I opted for the Apple Pear, and Cucumber Salad, the Turf from Surf and Turf and the Almond and Orange cake.    When I returned to my room the next pillow gift was a nice map of the Cape Horn area.


The featured entertainment was Bailamos, a trio of very energetic young Canadian lads doing a wide variety of music.  I had seen them perform once before on the Zaandam, ironically then on the sea day after leaving Lima as well.  They will do a second show in the next few days.


The showroom also hosted the Black and White Ball where the officers all made themselves available for dancing.  It started off with a song by the Prinsendam Singers, followed by the arrival off the officers.  Captain Jeroen and the future cruise consultant danced briefly, and then invited others to cut in, and soon the other officers followed suit.  I stopped in only briefly and then headed to bed since my Matarani tour leaves at 7AM.


My parting shot will be a wish for as smooth a transition as possible without massive disruptions as the UK seems to be headed for a hard Brexit.  I am a bit concerned that the move will add some customs hassles to my next trip as I have a bag being shipped from Amsterdam to Southampton on my next journey.





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So glad you were able to walk soooooo many laps!! Good job and glad your foot is doing well. Love my sunrises and the pic of the penguins are adorable!


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3 hours ago, Vict0riann said:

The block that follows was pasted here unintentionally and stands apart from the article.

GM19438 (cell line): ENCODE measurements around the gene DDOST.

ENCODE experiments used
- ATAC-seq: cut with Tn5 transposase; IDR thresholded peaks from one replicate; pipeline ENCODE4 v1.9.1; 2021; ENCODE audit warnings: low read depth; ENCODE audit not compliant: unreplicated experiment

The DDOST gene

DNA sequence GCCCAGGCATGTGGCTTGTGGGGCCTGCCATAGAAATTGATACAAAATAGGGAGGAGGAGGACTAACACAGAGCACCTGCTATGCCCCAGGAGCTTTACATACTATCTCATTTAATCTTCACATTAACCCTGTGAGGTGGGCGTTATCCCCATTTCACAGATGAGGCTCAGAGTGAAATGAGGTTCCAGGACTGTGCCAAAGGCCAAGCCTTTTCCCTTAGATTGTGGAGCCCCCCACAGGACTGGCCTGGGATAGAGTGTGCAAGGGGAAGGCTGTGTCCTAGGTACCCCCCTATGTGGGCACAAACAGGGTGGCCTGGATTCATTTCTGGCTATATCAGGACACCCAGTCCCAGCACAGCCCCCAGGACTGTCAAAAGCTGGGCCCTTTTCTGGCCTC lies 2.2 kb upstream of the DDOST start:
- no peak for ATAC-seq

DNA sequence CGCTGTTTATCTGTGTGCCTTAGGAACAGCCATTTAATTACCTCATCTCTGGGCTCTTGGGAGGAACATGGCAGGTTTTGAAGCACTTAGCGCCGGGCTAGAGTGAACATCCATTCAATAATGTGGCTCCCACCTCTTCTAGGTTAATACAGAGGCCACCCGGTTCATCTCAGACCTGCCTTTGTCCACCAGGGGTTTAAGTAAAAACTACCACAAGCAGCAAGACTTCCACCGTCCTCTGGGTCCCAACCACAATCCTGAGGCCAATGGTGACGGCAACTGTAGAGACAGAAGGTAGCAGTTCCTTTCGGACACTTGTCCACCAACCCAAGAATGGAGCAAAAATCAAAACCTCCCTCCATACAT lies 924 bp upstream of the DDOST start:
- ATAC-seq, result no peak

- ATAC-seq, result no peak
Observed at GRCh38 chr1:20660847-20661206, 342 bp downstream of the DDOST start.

Have to wonder about those penguins!  Do you think the ship's tailors are making all those outfits?

I'll bet they did.  Also, one of my pieces of luggage is a rather large backpack.  The waist strap had a cut and was almost sliced completely through.  The tailor knitted the ends together beautifully.



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Day P14, Friday, January 18, 2019, Matarani, Peru

This was an early day and in different ways long and short.  I was up at 5 and had walked 6 laps around the Lower Promenade deck by 6.  While I was walking we were approached by the pilot boar and a good 6 to 8 people boarded–I imagine the others besides the pilots were Immigration authorities stamping our passports to leave Peru.

I am not sure of the reason but our departure had been moved up from an original 5PM to 4 and our tour departure was moved from 8AM to 7.  The apparent attraction for Matarani is the city of Arequipa, some distance away.  It is reported that Matarani has essentially nothing to offer and a shuttle was offered to Mondello, a 40-minute hair raising drive away and people reported there was very little of interest there.  

There were just 3 tours offered at Matarani, 4 hours to the Meija National Wildlife Sanctuary and 8 hours to Arequipa, one “Sightseeing and Shopping” and the second primarily visiting a convent.

I was on the tour to the convent.  We had 2 buses for the tour, about 30 people on the first and 24 on the second one (mine).  The port of Matarani has just a narrow bit of land at the bottom of about a 300-foot cliff.  After ascending the steep road out of the port we passed through the town of Matarani which really did not entice me.